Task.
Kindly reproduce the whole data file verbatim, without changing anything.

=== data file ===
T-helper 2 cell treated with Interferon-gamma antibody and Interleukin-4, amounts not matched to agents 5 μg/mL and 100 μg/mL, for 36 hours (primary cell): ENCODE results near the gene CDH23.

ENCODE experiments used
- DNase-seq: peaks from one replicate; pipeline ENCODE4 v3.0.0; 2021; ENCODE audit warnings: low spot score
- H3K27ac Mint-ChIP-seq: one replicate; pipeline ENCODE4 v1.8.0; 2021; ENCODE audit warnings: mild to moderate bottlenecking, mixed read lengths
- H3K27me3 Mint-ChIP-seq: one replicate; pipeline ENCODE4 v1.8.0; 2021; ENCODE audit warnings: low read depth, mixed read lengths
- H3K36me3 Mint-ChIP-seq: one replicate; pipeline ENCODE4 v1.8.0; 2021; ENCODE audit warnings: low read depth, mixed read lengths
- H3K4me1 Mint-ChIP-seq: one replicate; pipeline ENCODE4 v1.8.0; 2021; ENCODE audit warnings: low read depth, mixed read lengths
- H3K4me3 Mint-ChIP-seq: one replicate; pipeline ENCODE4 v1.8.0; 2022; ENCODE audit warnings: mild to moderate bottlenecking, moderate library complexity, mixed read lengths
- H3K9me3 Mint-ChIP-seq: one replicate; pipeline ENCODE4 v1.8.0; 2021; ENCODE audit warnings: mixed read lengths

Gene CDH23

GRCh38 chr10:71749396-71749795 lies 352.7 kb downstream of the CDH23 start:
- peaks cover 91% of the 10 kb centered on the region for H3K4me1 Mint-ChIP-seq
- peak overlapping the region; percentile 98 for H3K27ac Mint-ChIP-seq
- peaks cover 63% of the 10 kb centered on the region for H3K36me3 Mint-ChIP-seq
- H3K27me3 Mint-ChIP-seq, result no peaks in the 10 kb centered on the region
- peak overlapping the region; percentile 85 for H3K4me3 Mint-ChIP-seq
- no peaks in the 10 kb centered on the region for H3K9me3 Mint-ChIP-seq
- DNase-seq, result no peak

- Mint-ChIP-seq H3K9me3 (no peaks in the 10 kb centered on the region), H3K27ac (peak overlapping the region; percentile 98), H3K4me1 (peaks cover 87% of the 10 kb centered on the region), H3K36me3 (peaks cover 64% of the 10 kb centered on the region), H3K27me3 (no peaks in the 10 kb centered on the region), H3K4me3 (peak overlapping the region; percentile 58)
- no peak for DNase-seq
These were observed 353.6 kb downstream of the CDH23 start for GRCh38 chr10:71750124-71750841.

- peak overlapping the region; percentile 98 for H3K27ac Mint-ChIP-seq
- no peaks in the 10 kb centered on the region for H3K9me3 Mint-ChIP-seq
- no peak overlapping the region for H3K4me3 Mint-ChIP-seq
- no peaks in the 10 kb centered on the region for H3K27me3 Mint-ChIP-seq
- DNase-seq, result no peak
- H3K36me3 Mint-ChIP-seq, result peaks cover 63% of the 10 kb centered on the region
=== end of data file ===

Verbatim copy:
T-helper 2 cell treated with Interferon-gamma antibody and Interleukin-4, amounts not matched to agents 5 μg/mL and 100 μg/mL, for 36 hours (primary cell): ENCODE results near the gene CDH23.

ENCODE experiments used
- DNase-seq: peaks from one replicate; pipeline ENCODE4 v3.0.0; 2021; ENCODE audit warnings: low spot score
- H3K27ac Mint-ChIP-seq: one replicate; pipeline ENCODE4 v1.8.0; 2021; ENCODE audit warnings: mild to moderate bottlenecking, mixed read lengths
- H3K27me3 Mint-ChIP-seq: one replicate; pipeline ENCODE4 v1.8.0; 2021; ENCODE audit warnings: low read depth, mixed read lengths
- H3K36me3 Mint-ChIP-seq: one replicate; pipeline ENCODE4 v1.8.0; 2021; ENCODE audit warnings: low read depth, mixed read lengths
- H3K4me1 Mint-ChIP-seq: one replicate; pipeline ENCODE4 v1.8.0; 2021; ENCODE audit warnings: low read depth, mixed read lengths
- H3K4me3 Mint-ChIP-seq: one replicate; pipeline ENCODE4 v1.8.0; 2022; ENCODE audit warnings: mild to moderate bottlenecking, moderate library complexity, mixed read lengths
- H3K9me3 Mint-ChIP-seq: one replicate; pipeline ENCODE4 v1.8.0; 2021; ENCODE audit warnings: mixed read lengths

Gene CDH23

GRCh38 chr10:71749396-71749795 lies 352.7 kb downstream of the CDH23 start:
- peaks cover 91% of the 10 kb centered on the region for H3K4me1 Mint-ChIP-seq
- peak overlapping the region; percentile 98 for H3K27ac Mint-ChIP-seq
- peaks cover 63% of the 10 kb centered on the region for H3K36me3 Mint-ChIP-seq
- H3K27me3 Mint-ChIP-seq, result no peaks in the 10 kb centered on the region
- peak overlapping the region; percentile 85 for H3K4me3 Mint-ChIP-seq
- no peaks in the 10 kb centered on the region for H3K9me3 Mint-ChIP-seq
- DNase-seq, result no peak

- Mint-ChIP-seq H3K9me3 (no peaks in the 10 kb centered on the region), H3K27ac (peak overlapping the region; percentile 98), H3K4me1 (peaks cover 87% of the 10 kb centered on the region), H3K36me3 (peaks cover 64% of the 10 kb centered on the region), H3K27me3 (no peaks in the 10 kb centered on the region), H3K4me3 (peak overlapping the region; percentile 58)
- no peak for DNase-seq
These were observed 353.6 kb downstream of the CDH23 start for GRCh38 chr10:71750124-71750841.

- peak overlapping the region; percentile 98 for H3K27ac Mint-ChIP-seq
- no peaks in the 10 kb centered on the region for H3K9me3 Mint-ChIP-seq
- no peak overlapping the region for H3K4me3 Mint-ChIP-seq
- no peaks in the 10 kb centered on the region for H3K27me3 Mint-ChIP-seq
- DNase-seq, result no peak
- H3K36me3 Mint-ChIP-seq, result peaks cover 63% of the 10 kb centered on the region